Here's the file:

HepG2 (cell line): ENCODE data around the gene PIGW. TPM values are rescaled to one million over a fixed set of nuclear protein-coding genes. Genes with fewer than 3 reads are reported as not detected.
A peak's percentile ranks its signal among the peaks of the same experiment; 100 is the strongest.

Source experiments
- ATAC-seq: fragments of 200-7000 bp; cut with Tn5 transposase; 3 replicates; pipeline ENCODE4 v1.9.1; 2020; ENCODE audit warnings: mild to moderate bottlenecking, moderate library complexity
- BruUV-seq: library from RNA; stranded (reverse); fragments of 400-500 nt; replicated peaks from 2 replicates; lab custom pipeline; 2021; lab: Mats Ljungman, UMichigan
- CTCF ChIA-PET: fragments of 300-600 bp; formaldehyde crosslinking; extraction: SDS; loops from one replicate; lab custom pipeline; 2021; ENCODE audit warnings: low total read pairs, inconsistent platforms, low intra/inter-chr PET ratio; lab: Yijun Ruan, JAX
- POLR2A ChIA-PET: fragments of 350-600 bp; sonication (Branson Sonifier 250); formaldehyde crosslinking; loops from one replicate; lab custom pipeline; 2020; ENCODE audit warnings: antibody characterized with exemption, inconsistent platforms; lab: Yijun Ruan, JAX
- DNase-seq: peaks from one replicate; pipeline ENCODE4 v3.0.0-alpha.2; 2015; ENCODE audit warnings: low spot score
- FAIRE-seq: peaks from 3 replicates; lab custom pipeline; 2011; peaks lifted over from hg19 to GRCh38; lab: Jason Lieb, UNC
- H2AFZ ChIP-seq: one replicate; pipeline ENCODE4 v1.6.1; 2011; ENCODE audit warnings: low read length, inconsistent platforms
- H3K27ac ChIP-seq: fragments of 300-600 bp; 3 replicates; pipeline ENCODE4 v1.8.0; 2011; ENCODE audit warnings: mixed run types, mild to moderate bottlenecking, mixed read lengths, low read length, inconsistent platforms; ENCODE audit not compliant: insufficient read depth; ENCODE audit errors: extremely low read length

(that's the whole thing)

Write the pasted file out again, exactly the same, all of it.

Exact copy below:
HepG2 (cell line): ENCODE data around the gene PIGW. TPM values are rescaled to one million over a fixed set of nuclear protein-coding genes. Genes with fewer than 3 reads are reported as not detected.
A peak's percentile ranks its signal among the peaks of the same experiment; 100 is the strongest.

Source experiments
- ATAC-seq: fragments of 200-7000 bp; cut with Tn5 transposase; 3 replicates; pipeline ENCODE4 v1.9.1; 2020; ENCODE audit warnings: mild to moderate bottlenecking, moderate library complexity
- BruUV-seq: library from RNA; stranded (reverse); fragments of 400-500 nt; replicated peaks from 2 replicates; lab custom pipeline; 2021; lab: Mats Ljungman, UMichigan
- CTCF ChIA-PET: fragments of 300-600 bp; formaldehyde crosslinking; extraction: SDS; loops from one replicate; lab custom pipeline; 2021; ENCODE audit warnings: low total read pairs, inconsistent platforms, low intra/inter-chr PET ratio; lab: Yijun Ruan, JAX
- POLR2A ChIA-PET: fragments of 350-600 bp; sonication (Branson Sonifier 250); formaldehyde crosslinking; loops from one replicate; lab custom pipeline; 2020; ENCODE audit warnings: antibody characterized with exemption, inconsistent platforms; lab: Yijun Ruan, JAX
- DNase-seq: peaks from one replicate; pipeline ENCODE4 v3.0.0-alpha.2; 2015; ENCODE audit warnings: low spot score
- FAIRE-seq: peaks from 3 replicates; lab custom pipeline; 2011; peaks lifted over from hg19 to GRCh38; lab: Jason Lieb, UNC
- H2AFZ ChIP-seq: one replicate; pipeline ENCODE4 v1.6.1; 2011; ENCODE audit warnings: low read length, inconsistent platforms
- H3K27ac ChIP-seq: fragments of 300-600 bp; 3 replicates; pipeline ENCODE4 v1.8.0; 2011; ENCODE audit warnings: mixed run types, mild to moderate bottlenecking, mixed read lengths, low read length, inconsistent platforms; ENCODE audit not compliant: insufficient read depth; ENCODE audit errors: extremely low read length